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Titan submersible would have ‘collapsed in milliseconds’ and killed passengers instantly, expert says


The Titan submersible, which imploded on a deep sea mission last month, is likely to have “collapsed in milliseconds” and killed its five member crew instantly, an expert has said.

Former OceanGate consultant Rob McCallum said the blast on June 18 would have been so powerful that the crew would not even have known they were in danger.

Hamish Harding, Shahzada Dawood, Suleman Dawood, Paul-Henri Nargeolet, and Stockton Rush were onboard the OceanGate craft, which was on a trip to explore the Titanic wreckage.

Mr McCallum worked with Mr Rush’s company OceanGate early on in the development of the project but had concerns the Titan was a “ticking time bomb”.

“The whole volume of a submersible collapses in about two milliseconds,” said Mr McCallum of the likely effects on the craft at 12,500ft.

“And it takes 25 milliseconds for the human brain to detect a threat… It’s not so much that you die, it’s that you cease to exist. It’s almost the perfect end.”

Five people were killed when the submersible imploded last month

(PA Media)

The Titan lost contact with its mothership, the Polar Prince around 9.45am and around eight hours after losing contact, OceanGate Expeditions reported it missing to the coast guard.

Mr McCallum told Sixty Minutes Australia that he left OceanGate after becoming alarmed at what he saw as the “completely reckless” approach to its missions.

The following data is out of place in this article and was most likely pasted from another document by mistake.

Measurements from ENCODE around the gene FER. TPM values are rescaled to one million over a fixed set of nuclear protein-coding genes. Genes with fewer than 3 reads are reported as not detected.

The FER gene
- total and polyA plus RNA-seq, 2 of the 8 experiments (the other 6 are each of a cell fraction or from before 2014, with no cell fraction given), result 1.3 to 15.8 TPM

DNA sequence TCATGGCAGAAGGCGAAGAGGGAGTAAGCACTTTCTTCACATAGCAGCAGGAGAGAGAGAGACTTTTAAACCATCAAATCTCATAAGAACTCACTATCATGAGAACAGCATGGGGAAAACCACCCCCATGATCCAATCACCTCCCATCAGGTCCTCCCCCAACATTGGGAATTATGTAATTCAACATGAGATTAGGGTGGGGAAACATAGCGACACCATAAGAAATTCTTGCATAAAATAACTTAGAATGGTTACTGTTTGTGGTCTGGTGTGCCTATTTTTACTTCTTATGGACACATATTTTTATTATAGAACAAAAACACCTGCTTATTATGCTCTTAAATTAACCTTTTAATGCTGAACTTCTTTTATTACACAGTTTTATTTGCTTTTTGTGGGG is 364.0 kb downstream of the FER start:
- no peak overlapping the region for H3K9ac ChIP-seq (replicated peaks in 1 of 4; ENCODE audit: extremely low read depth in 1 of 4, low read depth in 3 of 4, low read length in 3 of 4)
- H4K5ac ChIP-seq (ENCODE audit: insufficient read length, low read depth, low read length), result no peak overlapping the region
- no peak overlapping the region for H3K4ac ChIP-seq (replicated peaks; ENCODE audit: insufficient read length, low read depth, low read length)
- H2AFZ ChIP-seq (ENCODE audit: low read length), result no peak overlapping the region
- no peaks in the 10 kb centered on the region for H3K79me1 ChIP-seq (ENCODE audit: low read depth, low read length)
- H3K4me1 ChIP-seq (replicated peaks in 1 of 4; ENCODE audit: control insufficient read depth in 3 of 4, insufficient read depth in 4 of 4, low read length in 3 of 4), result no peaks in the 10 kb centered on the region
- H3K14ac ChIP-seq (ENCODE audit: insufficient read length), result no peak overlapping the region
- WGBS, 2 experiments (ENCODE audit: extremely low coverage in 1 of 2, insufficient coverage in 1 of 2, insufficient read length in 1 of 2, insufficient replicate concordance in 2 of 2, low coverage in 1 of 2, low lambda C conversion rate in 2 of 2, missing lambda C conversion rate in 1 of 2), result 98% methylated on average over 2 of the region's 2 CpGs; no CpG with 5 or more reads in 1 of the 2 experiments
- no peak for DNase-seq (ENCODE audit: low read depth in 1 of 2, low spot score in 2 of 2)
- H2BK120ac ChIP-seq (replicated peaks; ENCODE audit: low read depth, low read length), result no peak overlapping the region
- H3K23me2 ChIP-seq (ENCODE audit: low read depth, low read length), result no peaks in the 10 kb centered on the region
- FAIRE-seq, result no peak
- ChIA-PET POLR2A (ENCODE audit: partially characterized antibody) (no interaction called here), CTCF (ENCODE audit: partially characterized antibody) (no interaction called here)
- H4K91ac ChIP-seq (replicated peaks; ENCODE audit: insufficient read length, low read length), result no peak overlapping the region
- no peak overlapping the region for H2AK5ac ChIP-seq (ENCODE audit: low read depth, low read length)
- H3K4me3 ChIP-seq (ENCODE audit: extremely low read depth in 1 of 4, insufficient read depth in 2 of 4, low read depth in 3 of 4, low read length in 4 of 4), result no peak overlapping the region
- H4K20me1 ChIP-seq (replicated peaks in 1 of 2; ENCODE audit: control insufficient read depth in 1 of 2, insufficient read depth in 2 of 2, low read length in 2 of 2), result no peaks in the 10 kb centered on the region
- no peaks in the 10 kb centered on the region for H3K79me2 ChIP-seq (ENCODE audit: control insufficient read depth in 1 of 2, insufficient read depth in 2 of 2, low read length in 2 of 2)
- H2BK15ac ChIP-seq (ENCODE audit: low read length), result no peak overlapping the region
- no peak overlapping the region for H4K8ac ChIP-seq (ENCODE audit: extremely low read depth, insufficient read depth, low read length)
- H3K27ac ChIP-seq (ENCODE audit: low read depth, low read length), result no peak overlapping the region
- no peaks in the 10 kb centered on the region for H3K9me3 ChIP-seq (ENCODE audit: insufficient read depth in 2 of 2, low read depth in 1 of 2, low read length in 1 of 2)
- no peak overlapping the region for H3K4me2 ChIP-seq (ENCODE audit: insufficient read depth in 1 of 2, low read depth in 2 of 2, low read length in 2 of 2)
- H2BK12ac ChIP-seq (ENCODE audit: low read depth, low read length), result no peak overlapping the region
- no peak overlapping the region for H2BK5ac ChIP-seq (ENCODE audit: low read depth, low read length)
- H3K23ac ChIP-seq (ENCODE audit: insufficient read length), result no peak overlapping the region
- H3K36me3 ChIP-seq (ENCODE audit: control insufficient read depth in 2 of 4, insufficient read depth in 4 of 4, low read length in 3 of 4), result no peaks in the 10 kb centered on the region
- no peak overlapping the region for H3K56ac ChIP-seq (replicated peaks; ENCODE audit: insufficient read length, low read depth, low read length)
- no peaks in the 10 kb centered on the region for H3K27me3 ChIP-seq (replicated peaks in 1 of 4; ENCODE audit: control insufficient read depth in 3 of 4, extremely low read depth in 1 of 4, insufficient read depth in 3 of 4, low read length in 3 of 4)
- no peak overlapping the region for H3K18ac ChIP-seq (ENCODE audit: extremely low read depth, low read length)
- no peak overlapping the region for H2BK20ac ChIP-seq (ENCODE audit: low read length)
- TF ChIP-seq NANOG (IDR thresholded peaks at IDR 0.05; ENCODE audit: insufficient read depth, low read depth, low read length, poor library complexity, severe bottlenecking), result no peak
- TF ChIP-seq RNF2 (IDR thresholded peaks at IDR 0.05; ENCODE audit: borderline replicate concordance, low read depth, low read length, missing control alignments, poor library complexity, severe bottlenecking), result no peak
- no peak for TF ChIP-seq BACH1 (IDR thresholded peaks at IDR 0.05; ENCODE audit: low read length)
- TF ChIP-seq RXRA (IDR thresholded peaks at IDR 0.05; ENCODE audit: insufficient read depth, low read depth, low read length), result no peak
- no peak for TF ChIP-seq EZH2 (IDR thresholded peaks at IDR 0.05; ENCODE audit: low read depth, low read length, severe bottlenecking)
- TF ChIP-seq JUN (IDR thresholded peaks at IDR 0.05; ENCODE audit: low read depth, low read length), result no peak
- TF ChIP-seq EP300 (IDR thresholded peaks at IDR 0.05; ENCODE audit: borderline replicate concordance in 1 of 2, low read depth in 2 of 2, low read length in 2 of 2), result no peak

Shahzada Dawood, Suleman Dawood, Paul-Henri Nargeolet, Stockton Rush, and Hamish Harding

(AP)

“[They] were diving in something which really was a ticking time bomb,” he said

“I can’t say that from a technical standpoint I was surprised. That’s why we tried so hard to prevent it.

The site of the submersible launch

(PA/WEF/AP)

“They were so proud of flaunting the accepted norms, and if you’re going to flaunt an accepted norm you really need to know what you’re doing and I wasn’t convinced that that level of expertise was there.”

He added that it was “great fun” for OceanGate to break world records but these “don’t count” if the crew does not make it back.

(BBC)

“That is such a toxic culture when it comes to safety and it’s the reverse of everything I know in the maritime industry.”

Karl Stanley, a former friend of Mr Rush – who was interviewed by 60 Minutes Australia on Sunday, added that the craft was a “mousetrap for billionaires”.

OceanGate has suspended its operations.


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